The trolls are different. I have a weird feeling that when Hussie started off Chapter 5, he was intentionally trying to tax the reader’s patience. We’ve been following the same four characters for four whole acts, when all of the sudden they disappear and are replaced by twelve all new characters that we hadn’t been invested in at all. Now, as an avid reader of fantasy novels, I’m pretty used to chapters where we abandon our main characters for long stretches to flesh out and establish new characters and communities. I have a feeling, though, that when this act came out, long time readers were throwing their hands up in disgust but about, say, the fifth troll introduction.
Yet, at the same time, the trolls ended up becoming the most visible symbol of Homestuck. I remember distinctly when the initial supporters (usually posting some variation of “Wake up, boy”) gave way to the cavalcade of troll fan art and cosplayers. I’d read some Homestuck before, though I’d stopped before even the end of Act 1. And I remember scratching my head, thinking, “Wait. This is the same webcomic?”
All the same, I totally get it.
(NOTE: The following review will compare Homestuck to friggin’ James Joyce and George Bernard Shaw. For readers with low tolerance for pompous malarkey, discretion is advised. Then again, PBS and Tor Books’ Mordecai Knode made the same comparison, so nyeh!)
It’s time once again to delve into the world of comics in the digital medium, where your eyes are bombarded not by inks and tree fibers but rather by the warm, embracing glow of an LCD monitor. There’s been a pretty big gap in my reviewing back catalogue, which for some reason includes something called Loviathan and something called Glam but for some reason doesn’t include the webcomic whose cosplayers overtook Emerald City Comic Con this year.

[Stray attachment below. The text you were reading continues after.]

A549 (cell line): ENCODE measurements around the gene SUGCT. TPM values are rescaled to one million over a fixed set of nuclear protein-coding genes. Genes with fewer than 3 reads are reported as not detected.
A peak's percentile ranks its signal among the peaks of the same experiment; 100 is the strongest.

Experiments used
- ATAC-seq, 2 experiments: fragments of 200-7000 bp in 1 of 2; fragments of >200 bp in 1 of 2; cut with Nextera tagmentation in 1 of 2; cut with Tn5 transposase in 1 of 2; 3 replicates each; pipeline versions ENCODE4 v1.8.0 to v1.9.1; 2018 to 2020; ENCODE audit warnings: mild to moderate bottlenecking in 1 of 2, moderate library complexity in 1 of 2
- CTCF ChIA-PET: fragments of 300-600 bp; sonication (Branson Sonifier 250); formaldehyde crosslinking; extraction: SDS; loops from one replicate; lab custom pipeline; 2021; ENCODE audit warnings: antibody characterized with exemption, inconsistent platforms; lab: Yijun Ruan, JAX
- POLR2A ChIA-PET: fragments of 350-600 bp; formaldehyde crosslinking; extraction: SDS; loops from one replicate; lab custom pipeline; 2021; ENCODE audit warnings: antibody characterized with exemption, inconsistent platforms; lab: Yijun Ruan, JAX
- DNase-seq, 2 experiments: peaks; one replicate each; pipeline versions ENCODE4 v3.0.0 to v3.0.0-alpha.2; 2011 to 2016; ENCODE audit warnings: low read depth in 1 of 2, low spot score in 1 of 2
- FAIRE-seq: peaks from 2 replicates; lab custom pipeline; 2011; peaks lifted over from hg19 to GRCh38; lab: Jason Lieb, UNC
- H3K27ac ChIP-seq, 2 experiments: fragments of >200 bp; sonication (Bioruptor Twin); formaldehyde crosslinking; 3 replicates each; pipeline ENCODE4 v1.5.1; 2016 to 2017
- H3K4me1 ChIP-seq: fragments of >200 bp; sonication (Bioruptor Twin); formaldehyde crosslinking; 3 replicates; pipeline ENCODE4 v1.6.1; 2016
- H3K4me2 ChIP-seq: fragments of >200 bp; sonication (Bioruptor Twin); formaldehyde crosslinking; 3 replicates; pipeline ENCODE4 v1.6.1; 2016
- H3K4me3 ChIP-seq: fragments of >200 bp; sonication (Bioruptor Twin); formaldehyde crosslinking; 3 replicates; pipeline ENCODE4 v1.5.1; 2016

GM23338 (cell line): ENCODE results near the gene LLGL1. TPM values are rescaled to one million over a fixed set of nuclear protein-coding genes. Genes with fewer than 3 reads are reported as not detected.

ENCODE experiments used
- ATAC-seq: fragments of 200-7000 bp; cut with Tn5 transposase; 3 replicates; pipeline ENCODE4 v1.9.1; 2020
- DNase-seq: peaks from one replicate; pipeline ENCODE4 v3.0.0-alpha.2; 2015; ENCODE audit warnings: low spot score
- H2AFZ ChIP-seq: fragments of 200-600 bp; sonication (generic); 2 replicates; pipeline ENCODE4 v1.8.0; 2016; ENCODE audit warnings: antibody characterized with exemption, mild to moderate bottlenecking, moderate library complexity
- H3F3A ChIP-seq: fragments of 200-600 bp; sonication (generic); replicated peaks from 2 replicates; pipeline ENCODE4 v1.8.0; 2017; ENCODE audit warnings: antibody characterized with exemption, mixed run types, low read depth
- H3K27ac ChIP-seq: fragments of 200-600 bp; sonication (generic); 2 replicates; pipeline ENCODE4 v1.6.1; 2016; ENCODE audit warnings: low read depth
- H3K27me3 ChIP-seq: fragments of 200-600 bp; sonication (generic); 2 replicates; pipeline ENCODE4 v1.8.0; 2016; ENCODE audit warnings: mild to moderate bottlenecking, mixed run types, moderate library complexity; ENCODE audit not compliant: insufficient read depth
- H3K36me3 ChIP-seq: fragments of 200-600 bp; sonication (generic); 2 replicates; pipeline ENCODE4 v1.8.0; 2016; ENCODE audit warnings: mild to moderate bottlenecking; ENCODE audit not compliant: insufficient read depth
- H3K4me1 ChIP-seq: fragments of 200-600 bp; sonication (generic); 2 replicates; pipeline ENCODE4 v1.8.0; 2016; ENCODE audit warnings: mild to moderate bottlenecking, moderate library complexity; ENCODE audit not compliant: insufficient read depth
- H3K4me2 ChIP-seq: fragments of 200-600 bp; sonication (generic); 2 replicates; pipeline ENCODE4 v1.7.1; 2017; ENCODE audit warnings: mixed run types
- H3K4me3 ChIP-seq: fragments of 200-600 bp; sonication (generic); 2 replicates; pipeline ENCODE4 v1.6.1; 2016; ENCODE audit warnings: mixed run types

That’s right, readers: it’s time for yet another review of Andrew Hussie’s MS Paint Adventures: Homestuck!
Now, for those of you who are unfamiliar with Homestuck, or maybe you’ve heard about it in bits and pieces but really don’t know much about it, there’s one thing you should know right off the bat: it’s a very long webcomic. A VERY long webcomic. And deceptively so. As a result, I’m splitting this review into two segments. The first will reivew Acts 1-4, which focused mainly on the players of John, Rose, Dave, and Jade. (I will call these four “Pesterchums.” I don’t know if that’s the official term for them, but that’s how they appear categorized in their chatlogs.) The second will deal with Acts 5 and beyond, which seems to focus on the trolls.
Is this a fair dividing point? I think so. Back in the day (holy crap, this comic started back in 2009?) fans on the webcomic seemed to be split on how to take Act 5. The focus one trolls cause some to quit. On the other hand, trolls seems to be what maneuvered Homestuck to the big leagues. How much fan art is devoted to trolls vs. that which is devoted to the original crew? I’m guessing a million to one. As a result, my scholarlycomparison of trollspeak to Li’l Abner‘s cornpone dialects is going to have to wait until Part 2. Doesn’t that sound exciting?
… yeah, I didn’t think so either.